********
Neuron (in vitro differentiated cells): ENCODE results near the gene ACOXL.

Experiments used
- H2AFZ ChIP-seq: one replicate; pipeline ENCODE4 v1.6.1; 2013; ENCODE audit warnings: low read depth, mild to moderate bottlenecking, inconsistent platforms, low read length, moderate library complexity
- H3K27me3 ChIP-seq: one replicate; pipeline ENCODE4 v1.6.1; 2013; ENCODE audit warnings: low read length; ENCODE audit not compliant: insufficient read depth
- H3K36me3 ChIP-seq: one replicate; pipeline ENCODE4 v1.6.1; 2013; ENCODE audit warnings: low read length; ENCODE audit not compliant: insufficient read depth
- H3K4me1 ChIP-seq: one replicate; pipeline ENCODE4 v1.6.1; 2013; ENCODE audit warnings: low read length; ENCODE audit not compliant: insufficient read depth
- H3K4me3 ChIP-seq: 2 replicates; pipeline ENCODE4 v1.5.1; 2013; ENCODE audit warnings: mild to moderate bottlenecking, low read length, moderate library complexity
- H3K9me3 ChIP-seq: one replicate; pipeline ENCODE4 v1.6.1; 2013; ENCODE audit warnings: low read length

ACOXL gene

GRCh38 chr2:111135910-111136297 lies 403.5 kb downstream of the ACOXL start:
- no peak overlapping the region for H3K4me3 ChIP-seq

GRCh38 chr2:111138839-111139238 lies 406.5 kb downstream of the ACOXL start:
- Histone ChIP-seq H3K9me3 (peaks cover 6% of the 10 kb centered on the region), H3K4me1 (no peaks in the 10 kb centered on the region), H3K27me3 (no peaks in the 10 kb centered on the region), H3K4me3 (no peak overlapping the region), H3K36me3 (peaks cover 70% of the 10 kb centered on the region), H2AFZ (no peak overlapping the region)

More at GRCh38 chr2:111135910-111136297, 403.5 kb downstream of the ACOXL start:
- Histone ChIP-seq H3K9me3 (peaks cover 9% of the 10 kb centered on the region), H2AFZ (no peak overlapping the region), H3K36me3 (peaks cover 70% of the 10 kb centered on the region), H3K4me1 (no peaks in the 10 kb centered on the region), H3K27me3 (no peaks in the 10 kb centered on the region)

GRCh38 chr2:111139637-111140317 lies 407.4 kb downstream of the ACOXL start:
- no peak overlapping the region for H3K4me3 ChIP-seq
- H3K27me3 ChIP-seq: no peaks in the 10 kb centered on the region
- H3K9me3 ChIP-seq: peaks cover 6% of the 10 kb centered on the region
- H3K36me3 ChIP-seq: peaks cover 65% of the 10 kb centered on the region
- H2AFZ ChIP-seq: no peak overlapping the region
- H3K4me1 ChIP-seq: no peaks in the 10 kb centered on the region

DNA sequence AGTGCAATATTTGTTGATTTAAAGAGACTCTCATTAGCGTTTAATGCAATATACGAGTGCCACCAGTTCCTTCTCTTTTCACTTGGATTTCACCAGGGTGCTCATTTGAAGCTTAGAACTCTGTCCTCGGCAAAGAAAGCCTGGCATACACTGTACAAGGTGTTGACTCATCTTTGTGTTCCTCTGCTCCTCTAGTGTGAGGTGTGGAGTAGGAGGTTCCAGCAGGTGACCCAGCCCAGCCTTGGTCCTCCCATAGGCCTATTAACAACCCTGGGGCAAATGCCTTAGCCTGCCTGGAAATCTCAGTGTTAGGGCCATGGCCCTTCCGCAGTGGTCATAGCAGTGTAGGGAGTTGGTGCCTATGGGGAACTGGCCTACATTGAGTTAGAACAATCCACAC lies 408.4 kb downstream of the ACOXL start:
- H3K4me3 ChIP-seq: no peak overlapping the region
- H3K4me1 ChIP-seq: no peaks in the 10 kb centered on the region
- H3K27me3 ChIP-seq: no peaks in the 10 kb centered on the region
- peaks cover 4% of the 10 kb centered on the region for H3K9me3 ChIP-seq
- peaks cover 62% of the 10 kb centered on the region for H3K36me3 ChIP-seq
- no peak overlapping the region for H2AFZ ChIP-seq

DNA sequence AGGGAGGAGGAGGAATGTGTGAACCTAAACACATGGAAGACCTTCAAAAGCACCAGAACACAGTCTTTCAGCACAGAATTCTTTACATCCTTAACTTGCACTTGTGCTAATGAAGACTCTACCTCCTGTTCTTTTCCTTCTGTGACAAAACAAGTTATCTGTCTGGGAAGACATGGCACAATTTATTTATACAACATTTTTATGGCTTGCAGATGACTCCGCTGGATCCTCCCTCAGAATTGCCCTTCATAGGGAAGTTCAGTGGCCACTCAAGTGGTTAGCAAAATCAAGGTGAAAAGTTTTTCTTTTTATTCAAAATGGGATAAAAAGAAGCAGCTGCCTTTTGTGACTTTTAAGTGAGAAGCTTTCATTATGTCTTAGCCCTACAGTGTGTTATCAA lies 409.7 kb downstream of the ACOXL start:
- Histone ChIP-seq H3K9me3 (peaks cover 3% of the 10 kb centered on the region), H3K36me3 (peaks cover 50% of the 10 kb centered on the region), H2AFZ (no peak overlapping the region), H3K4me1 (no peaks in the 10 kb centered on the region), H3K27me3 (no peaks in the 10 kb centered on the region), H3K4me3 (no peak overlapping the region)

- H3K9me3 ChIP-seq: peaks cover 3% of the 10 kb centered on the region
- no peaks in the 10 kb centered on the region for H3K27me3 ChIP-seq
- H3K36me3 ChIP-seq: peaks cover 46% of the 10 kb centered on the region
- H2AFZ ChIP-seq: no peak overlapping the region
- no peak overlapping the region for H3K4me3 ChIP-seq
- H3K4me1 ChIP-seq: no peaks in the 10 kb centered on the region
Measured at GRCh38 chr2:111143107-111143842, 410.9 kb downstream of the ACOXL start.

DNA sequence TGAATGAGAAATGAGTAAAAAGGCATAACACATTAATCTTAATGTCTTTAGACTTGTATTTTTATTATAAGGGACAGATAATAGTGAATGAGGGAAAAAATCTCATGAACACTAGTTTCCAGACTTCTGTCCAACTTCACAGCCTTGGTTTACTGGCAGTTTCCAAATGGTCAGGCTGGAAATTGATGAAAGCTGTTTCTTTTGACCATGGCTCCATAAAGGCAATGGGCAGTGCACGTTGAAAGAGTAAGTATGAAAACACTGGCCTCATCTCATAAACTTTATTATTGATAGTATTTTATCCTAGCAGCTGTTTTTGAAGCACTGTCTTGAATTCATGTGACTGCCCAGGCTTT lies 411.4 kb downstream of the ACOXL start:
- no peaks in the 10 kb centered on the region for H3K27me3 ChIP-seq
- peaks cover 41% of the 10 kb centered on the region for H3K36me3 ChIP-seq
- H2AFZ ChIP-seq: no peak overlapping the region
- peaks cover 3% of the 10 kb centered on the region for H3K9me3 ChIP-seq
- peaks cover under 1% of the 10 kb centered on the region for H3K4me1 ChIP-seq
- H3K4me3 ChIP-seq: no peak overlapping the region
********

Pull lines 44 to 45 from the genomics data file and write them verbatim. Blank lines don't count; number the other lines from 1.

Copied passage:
- peaks cover under 1% of the 10 kb centered on the region for H3K4me1 ChIP-seq
- H3K4me3 ChIP-seq: no peak overlapping the region